Grail:

"In an earlier version of the story, it was indeed Kosh who appeared out of nowhere and scragged the Feeder, saying, "Some things we do not allow," but it seemed kinda un-Kosh-like on one level, and it repeated the Deathwalker finish, so it was dropped."

Iiiiiiiiiiiiiinteresting.  I think I agree with that, not being very Kosh-like.  It would have been bad ass though, having Kosh just waltz in and take care of that shit.  XD

"I don't think I've really said that much about "Grail." The trick, though, is that I don't approach the episodes in quite the same way that a viewer does. I have somewhat different agendas and goals, and there are times when hassles in *doing* the episode -- which in no way affect the show itself - - affects my *perception* of the episode.

I did a small screening of "Grail" here about a week ago, to get some other reactions, and they were all very positive; they enjoyed the episode quite a bit. (Similarly, there were people who thought that "Infection" was one of the best of the season.) There is *no one* who is harsher in critiquing the episodes than I am. I want each one to be absolutely perfect. And sometimes that means that I see flaws that no one else ever will.

In any event, I definitely want people to come at this from an open minded point of view. For reasons that have nothing to do with Christy's script, it still isn't one of my all-time favorite episodes; if I said otherwise, I'd be lying through my teeth. But different opinions are what makes horse races, and as stated, most of those who've seen it so far *do* like it, so at the moment I'm considerably outnumbered...."

How intriguing.  I certainly understand the feeling, as Nar has told me several times that fics have written that I have hated for various reasons are ones she adored.  However, I really liked this episode a lot.  I liked the reverence that the Minbari show the seeker, I like the search for the grail that was done in a very low key sort of way (he obviously knew it wasn't on Babylon 5, but he was using the station to make contacts with other alien races that might have seen it), and I liked the character Jinxo and his 'curse'.  I'm kind of curious as to what it was that effected his perception of the episode.  Infection is definitely not the best of the season though.  >.>

"The hardest part is always writing Kosh, because you have to be very careful how much you use him, and what he says. Too much and he loses his sense of mystery, and you don't want him spouting fortune- cookie type aphorisms. He has a very deliberate way of speaking in which everything, every smallest nuance and inflection means something, but sometimes not what it appears to mean, or comes at it from a very different angle than normal conversation. So I go as minimalist as possible, to get the meaning down to the smallest number of words possible. And in one scene, one of only two he appears in, I got him down to *one word*, and that one word -- and it's a totally inoffensive, neutral word on its own terms -- should scare the hell out of *everybody*."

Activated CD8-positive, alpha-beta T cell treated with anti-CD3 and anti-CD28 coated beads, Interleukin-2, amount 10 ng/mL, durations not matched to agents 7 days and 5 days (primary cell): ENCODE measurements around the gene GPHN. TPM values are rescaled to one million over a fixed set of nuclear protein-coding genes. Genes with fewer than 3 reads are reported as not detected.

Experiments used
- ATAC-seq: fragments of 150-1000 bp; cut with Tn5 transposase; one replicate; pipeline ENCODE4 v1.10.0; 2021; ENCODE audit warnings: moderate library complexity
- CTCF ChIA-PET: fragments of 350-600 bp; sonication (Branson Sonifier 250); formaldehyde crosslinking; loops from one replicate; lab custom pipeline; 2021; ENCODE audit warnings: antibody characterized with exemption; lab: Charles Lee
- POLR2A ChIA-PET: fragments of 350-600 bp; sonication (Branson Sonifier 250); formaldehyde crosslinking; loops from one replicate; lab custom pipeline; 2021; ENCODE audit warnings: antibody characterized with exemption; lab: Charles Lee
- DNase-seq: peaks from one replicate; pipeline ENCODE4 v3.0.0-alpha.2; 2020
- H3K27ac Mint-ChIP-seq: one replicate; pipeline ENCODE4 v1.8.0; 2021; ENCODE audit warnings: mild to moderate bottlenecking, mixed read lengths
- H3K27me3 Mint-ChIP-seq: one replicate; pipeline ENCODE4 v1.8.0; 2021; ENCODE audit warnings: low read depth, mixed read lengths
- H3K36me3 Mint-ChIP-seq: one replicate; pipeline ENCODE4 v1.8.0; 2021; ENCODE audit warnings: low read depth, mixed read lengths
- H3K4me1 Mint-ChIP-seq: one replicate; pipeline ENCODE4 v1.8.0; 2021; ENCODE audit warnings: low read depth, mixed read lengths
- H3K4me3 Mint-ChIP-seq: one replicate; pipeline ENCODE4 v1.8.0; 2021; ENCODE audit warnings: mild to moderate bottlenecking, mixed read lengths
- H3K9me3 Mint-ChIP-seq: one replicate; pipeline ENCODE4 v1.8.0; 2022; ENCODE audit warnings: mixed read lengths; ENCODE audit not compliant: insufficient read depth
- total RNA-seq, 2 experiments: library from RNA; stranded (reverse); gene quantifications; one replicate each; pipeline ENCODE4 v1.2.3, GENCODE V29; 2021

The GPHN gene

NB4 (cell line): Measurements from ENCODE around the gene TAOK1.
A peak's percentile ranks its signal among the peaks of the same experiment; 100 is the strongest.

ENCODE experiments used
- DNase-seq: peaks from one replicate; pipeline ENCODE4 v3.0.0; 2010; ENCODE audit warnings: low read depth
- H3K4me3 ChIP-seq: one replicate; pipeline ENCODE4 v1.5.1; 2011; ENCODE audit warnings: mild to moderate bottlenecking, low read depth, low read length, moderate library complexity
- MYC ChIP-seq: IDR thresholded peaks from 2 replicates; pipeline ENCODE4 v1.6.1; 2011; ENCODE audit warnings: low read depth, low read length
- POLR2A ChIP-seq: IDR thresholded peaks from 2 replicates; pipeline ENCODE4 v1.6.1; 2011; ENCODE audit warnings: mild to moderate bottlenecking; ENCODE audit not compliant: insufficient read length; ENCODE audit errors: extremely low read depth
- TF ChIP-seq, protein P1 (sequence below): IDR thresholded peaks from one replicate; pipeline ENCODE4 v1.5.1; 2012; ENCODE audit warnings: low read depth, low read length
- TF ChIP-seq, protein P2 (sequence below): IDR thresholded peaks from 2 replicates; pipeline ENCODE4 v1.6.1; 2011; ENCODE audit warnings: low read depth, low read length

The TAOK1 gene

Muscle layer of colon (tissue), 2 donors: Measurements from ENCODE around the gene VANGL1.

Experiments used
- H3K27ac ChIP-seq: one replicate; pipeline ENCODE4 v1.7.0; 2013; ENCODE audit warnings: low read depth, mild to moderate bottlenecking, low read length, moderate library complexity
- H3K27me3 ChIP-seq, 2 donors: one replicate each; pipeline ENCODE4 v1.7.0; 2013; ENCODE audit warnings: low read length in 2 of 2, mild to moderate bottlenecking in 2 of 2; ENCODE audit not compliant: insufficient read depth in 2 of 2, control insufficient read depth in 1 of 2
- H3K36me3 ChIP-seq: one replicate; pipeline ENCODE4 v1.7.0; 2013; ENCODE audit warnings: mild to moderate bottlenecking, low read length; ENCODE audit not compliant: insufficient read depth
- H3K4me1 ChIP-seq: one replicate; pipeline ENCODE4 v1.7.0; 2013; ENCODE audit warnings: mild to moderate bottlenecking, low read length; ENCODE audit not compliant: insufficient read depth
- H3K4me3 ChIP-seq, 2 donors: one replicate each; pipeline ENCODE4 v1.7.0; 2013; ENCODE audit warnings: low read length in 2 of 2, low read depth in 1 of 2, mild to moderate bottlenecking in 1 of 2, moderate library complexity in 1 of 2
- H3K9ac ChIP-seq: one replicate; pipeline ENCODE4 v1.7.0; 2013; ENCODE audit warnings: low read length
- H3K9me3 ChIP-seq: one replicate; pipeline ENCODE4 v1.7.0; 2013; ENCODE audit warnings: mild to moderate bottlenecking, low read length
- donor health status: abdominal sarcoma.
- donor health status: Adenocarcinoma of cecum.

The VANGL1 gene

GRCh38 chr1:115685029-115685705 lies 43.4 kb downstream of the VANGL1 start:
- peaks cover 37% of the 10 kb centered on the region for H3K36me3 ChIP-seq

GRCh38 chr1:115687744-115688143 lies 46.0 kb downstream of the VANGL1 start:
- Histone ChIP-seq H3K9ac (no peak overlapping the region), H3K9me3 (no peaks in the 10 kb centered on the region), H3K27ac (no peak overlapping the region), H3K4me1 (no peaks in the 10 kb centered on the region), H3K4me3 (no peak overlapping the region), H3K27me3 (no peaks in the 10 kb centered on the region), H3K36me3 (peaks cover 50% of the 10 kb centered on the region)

Good.

heh.  Sorry.  Much love for Kosh, really.  Even if most the time I always think of the Babylon Park parody...  XD

"Yeah, it was a bit of *really* perverse humor...Jinxo survives all five Babylon stations, and leaves thinking all is well...on a ship named the Marie Celeste?

We're a sick bunch, but we're fun."

...  Yes, you are a sick bunch, yet at the same time, I really can't deny the second half of the statement either.  XD

Final thoughts: As stated, I do like this episode quite a lot.  It doesn't have the punch of some episodes, but its quietness is good in it's own way too.  Also, the judge was awesome.  Just remember, Nar.  When it gets quiet, that's when the monster attacks. 





Eyes:

"BTW...about the time we were delivering "Eyes," somebody on one of the nets was going on and on about how "B5 continuity *stinks*...I'll bet we NEVER hear about Deathwalker again, or the strike, or the Vorlons killing Deathwalker, or Raghesh 3...."

And seeing what was at that moment on my TV, I wanted to reach through the computer monitor, roll up my forefinger, and *plink* that person right upside the nose.

Unfortunately, I have not yet found a modem program that supports this feature.

But Ron is promising me something by the Fall...."

Wow, I'd hate to hear what this person thought of Trek continueity.  Still, that must have been a very nice 'I told you so'.  XD

"The other thing about "Eyes," btw, is that it's not something dumped in outta nowhere to make a conflict; it's the direct payoff of events that take place throughout the season where Sinclair breaks or bends the rules. Lots of people on the various nets said, "Yeah, there he goes, breaking the rules in the strike, but is this every gonna pay off? No, probably not." If we're consistent with reality, and with our story, and Sinclair's broken some rules, and pissed off some people back home, then it is *inevitable* that this will eventually come home to roost in the form of an investigation."